Written by: Lacey Hvattum – Head of School

What Does it Mean to be a “Classical School?”

What does it mean that Kardia is a “classical” school? When we say that we are classical, we are talking about an innovative yet ancient method of teaching children. In explaining what this type of education entails, it is helpful to think about the three steps involved with learning a new language and relate them to a child’s cognitive development. In the first step, you must acquire the raw materials of the language. In other words, you must memorize a large number of words that don’t yet fit together into eloquent sentences. Next, you must learn how these verbs, nouns, etc. fit together and the rules involved with their usage. Finally, armed with adequate vocabulary and the rules of the particular language, you can hold meaningful conversations and even compose literature of many kinds.

In a classical education setting, we recognize that the brains of grammar students are primed to acquire all sorts of facts and data about various subjects-as in the beginning stage of learning a language. You may have noticed younger children rattling off facts about obscure topics, say dinosaurs, simply because they are excited to acquire new information. We start to see a shift of interests in middle school students (also known as logic students). They are more interested in asking “why?” rather than memorizing interesting facts. They want to make sense of the world they have spent over a decade observing. These students thrive in an environment where they are not only encouraged to question things but are taught how to properly reason and think critically. Finally, in the high school years true proficiency is achieved. As with learning a new language, the last step is where skills have been polished to the point where they are their most meaningful. Students not only understand the subjects in which they have been immersed, but they can eloquently demonstrate it. This is called the rhetoric stage because the student is able to apply the rules learned in the logic stage and expertly and persuasively communicate.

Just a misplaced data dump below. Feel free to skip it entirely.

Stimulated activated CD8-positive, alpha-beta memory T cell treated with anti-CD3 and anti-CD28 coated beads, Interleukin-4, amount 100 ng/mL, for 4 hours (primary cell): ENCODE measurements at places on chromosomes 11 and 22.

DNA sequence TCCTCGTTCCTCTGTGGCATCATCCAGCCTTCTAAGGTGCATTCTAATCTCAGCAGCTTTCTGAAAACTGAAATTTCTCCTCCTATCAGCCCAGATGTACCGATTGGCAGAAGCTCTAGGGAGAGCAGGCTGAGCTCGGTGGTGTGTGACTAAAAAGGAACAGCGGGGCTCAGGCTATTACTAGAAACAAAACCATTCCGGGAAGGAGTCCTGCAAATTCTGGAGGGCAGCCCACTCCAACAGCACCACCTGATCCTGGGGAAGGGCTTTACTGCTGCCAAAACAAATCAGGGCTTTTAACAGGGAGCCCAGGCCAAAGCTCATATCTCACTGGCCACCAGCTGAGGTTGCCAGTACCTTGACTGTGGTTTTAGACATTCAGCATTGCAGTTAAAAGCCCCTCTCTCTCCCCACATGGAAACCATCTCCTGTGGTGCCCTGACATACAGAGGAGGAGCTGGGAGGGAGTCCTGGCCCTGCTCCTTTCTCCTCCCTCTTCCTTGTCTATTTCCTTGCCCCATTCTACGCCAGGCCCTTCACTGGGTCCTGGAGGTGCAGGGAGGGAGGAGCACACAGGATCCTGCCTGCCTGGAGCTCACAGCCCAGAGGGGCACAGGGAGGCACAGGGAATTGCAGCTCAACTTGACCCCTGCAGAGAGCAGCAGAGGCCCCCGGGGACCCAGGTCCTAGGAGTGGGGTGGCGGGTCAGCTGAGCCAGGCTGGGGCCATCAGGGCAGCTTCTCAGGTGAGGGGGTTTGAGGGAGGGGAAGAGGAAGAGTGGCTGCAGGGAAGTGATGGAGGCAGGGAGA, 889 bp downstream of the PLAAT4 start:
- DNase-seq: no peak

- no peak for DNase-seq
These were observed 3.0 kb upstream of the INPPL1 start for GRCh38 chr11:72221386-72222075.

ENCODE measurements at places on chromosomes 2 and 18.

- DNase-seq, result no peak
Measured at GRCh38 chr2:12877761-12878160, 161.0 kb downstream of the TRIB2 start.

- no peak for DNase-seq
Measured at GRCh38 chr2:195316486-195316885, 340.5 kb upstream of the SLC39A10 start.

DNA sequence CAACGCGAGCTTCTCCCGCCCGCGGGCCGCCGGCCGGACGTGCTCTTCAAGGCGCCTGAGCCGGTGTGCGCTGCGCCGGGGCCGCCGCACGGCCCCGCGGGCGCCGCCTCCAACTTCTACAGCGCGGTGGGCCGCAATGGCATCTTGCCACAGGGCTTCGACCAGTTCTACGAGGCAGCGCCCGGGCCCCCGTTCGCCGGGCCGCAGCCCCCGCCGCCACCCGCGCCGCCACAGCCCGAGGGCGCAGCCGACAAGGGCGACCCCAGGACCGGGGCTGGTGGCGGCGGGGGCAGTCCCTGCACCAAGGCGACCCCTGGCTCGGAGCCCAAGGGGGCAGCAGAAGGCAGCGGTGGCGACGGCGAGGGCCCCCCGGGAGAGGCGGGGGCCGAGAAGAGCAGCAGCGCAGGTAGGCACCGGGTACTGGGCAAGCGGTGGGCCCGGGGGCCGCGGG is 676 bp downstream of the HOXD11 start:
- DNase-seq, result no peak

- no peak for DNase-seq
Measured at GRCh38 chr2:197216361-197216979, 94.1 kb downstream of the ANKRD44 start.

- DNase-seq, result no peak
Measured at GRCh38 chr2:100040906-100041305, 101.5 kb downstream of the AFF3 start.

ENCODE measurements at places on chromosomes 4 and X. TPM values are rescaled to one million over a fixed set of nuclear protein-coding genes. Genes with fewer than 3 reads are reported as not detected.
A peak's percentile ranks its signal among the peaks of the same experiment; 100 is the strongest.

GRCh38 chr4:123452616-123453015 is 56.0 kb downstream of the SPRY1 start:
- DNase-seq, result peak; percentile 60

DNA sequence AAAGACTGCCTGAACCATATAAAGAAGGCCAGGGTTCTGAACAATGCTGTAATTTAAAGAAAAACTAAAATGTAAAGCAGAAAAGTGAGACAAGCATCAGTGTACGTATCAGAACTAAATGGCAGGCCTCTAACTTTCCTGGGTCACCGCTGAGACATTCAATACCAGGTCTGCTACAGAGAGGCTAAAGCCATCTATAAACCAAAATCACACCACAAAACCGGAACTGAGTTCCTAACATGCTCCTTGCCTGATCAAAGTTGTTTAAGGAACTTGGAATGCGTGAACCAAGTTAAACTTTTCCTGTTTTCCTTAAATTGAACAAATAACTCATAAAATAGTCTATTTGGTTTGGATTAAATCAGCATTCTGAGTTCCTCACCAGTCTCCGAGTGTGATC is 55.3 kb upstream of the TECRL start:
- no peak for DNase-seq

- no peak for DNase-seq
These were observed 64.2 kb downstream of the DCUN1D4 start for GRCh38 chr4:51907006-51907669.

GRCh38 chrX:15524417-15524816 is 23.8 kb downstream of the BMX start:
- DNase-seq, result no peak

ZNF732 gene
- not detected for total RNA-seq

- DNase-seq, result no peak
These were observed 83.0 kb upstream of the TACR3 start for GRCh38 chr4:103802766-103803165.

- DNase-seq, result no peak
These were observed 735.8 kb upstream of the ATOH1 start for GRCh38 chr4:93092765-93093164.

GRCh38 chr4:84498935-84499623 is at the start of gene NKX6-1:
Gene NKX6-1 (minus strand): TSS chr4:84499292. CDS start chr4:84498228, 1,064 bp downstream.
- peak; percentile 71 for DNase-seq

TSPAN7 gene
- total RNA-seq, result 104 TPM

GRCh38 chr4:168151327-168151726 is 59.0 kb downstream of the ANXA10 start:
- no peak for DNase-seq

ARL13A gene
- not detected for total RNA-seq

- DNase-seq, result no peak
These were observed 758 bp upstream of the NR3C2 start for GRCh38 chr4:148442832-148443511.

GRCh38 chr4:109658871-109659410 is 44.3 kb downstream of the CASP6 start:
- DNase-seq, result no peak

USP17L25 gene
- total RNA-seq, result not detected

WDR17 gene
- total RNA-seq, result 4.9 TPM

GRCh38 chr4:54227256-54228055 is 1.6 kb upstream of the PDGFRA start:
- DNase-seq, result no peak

Kardia Classical School is committed to classical education because of the difference we have seen it make in students over the many years our teachers and parents have been implementing it. Our curriculum focuses on pairing developmentally appropriate methods with training in virtue and spiritual development. Our hybrid model of in-class and at-home work allows parents to have a hand in their child’s education while benefiting from the planning, lessons, and support of certified teachers who are passionate about classical education. 

Written by: Kristofer Hvattum – Kardia Classical School’s Chairman of the Board